PETALING JAYA (THE STAR/ASIA NEWS NETWORK) - National examinations in Malaysia, including the Sijil Pelajaran Malaysia (SPM, a GCE O-level equivalent), Sijil Kemahiran Malaysia (SKM, vocational skills certificate), Sijil Tinggi Persekolahan Malaysia (STPM, a GCE A-level equivalent), will not be deferred. The first exams will begin from Feb 22.
Education director-general Habibah Abdul Rahim said there would also be no lowering of the examinations' standards despite calls to do so as students were left learning from home throughout most of last year, leading to many missing out on fully understanding the syllabus.
"The dates and the standard of the examinations remain the same, " she said during a virtual press conference on operations in schools for this year.
"The ministry has already issued the exam schedules (last year) and they still remain."
She added that it was not just about taking the examinations but also the student's health and safety. Therefore, she said, they would follow the strict standard operating procedure that were used during the repeat SPM papers held last August.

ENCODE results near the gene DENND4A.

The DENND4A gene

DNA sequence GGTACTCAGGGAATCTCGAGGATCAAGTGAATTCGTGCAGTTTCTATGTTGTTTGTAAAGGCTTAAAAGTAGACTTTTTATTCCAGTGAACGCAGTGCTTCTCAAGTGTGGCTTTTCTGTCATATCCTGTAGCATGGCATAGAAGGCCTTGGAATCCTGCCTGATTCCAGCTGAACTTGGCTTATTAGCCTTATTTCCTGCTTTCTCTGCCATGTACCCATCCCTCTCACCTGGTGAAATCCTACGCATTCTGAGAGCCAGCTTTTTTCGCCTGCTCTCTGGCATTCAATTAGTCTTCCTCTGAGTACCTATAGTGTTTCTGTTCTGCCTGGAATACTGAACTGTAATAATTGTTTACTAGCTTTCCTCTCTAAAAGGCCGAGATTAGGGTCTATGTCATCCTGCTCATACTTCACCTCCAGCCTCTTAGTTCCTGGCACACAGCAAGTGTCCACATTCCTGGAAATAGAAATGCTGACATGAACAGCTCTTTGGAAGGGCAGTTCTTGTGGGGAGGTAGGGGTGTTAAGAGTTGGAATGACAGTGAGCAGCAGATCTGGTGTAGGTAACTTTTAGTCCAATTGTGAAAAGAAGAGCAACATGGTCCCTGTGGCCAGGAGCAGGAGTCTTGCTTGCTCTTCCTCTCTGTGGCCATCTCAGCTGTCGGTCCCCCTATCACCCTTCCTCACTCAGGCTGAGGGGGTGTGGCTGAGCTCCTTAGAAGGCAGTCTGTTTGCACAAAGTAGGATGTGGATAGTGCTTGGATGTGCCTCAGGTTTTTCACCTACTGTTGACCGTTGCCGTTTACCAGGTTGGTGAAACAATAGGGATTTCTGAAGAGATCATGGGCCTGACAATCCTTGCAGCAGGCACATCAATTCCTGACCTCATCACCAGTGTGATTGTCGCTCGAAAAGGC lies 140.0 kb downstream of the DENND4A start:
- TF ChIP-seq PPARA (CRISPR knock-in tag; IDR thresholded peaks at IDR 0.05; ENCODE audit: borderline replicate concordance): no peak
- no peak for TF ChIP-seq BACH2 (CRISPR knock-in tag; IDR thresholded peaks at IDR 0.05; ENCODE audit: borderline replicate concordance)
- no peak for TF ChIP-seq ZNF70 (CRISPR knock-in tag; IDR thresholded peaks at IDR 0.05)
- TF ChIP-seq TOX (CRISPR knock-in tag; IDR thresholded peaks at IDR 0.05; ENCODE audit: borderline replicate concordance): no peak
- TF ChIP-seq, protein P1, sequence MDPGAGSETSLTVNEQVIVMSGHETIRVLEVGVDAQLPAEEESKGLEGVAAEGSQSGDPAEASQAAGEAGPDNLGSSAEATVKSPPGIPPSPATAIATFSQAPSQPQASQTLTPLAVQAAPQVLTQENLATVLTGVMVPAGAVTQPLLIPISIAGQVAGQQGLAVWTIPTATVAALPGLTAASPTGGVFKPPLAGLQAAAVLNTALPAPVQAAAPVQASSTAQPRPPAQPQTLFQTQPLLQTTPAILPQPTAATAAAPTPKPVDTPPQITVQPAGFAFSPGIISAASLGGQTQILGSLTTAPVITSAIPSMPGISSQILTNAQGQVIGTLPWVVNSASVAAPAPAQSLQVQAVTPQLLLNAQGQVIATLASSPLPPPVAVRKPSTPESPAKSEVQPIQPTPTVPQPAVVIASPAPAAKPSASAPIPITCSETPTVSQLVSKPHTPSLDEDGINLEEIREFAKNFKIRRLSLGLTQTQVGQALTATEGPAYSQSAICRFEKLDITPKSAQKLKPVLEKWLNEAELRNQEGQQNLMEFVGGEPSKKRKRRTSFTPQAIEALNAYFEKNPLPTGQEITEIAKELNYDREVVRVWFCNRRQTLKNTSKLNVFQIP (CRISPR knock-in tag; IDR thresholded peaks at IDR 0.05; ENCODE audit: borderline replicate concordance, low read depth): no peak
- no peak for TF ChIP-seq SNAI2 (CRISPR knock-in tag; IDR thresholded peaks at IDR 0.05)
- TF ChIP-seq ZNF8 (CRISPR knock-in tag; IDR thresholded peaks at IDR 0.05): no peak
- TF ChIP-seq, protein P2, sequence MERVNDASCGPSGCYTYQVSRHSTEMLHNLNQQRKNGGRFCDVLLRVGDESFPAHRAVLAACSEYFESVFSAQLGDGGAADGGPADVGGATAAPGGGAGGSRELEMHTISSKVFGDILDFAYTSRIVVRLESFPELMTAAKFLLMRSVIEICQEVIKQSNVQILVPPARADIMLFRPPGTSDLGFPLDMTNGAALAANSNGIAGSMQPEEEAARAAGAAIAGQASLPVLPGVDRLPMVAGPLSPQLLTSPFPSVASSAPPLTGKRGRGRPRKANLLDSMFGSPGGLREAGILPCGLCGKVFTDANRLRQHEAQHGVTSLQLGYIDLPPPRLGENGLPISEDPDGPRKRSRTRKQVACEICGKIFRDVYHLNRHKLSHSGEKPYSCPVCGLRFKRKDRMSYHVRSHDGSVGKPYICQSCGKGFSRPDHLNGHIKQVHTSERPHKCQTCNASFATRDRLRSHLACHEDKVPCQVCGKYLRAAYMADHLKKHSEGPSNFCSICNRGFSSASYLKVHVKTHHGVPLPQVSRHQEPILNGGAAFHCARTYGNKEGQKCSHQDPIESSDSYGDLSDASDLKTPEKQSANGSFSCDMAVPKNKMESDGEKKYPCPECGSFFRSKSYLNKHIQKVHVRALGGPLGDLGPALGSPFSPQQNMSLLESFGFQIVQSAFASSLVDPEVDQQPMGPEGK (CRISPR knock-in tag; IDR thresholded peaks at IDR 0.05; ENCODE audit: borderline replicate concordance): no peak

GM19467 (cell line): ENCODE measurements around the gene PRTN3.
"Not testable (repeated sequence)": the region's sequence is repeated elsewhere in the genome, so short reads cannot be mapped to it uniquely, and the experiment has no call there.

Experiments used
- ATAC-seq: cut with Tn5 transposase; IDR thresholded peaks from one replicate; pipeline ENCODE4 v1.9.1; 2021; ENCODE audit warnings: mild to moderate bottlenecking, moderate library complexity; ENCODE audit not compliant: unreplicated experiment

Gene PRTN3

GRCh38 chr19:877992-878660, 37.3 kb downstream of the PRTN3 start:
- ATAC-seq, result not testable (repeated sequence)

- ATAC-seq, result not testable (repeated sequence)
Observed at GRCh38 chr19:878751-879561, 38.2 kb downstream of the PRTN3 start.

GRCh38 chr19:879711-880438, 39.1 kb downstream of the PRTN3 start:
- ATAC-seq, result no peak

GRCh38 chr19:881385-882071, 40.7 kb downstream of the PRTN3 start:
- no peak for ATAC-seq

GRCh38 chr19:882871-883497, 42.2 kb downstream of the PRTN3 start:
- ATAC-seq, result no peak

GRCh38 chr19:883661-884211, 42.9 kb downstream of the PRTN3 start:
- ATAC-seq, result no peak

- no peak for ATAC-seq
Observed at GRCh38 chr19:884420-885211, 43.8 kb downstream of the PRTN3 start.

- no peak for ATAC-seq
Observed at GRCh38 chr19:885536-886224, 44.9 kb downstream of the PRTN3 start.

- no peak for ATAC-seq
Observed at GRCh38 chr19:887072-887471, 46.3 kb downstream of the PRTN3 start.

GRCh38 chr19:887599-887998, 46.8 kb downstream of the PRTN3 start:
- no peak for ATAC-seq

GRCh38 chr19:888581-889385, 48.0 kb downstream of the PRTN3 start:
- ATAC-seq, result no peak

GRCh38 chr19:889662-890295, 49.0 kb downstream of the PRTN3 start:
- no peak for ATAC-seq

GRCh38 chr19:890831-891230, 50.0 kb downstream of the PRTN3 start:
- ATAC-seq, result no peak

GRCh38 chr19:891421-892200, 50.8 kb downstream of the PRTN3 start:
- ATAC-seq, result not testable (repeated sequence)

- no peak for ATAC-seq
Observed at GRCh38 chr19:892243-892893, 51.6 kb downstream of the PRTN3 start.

"Our SOP is stricter and (all) need to comply, " she added.
Datuk Dr Habibah also said that any changes to the exam format, semester arrangement, marking scheme or standard of questions would affect the examinations' international accreditation. For example, any changes to the SPM would jeopardise its accreditation as an O-level equivalent, she said. And changes to this accreditation would affect a candidate's chance of being accepted into a higher education institution.
"This is why we are trying to ensure our students are ready (to sit for the exams), " she said in reference to exam candidates having to return to school since Wednesday for face-to-face teaching and learning.
Dr Habibah also said that the Education Ministry aired programmes on national television as part of home-based learning, with plans to add more.
"There is a total of nine hours of content as of now, " she added.
Parent Action Group for Education Malaysia chairman Noor Azimah Abdul Rahim said that it was better to go on with the exams according to the schedule to avoid damaging a student's future.
"Do not deprive students of their SPM certificate through no fault of theirs, " she told The Star. She also said that it was better for them to be back in school for face-to-face teaching and learning as online learning was proving to be ineffective.
"Those without Internet connectivity would be even worse off, " she added.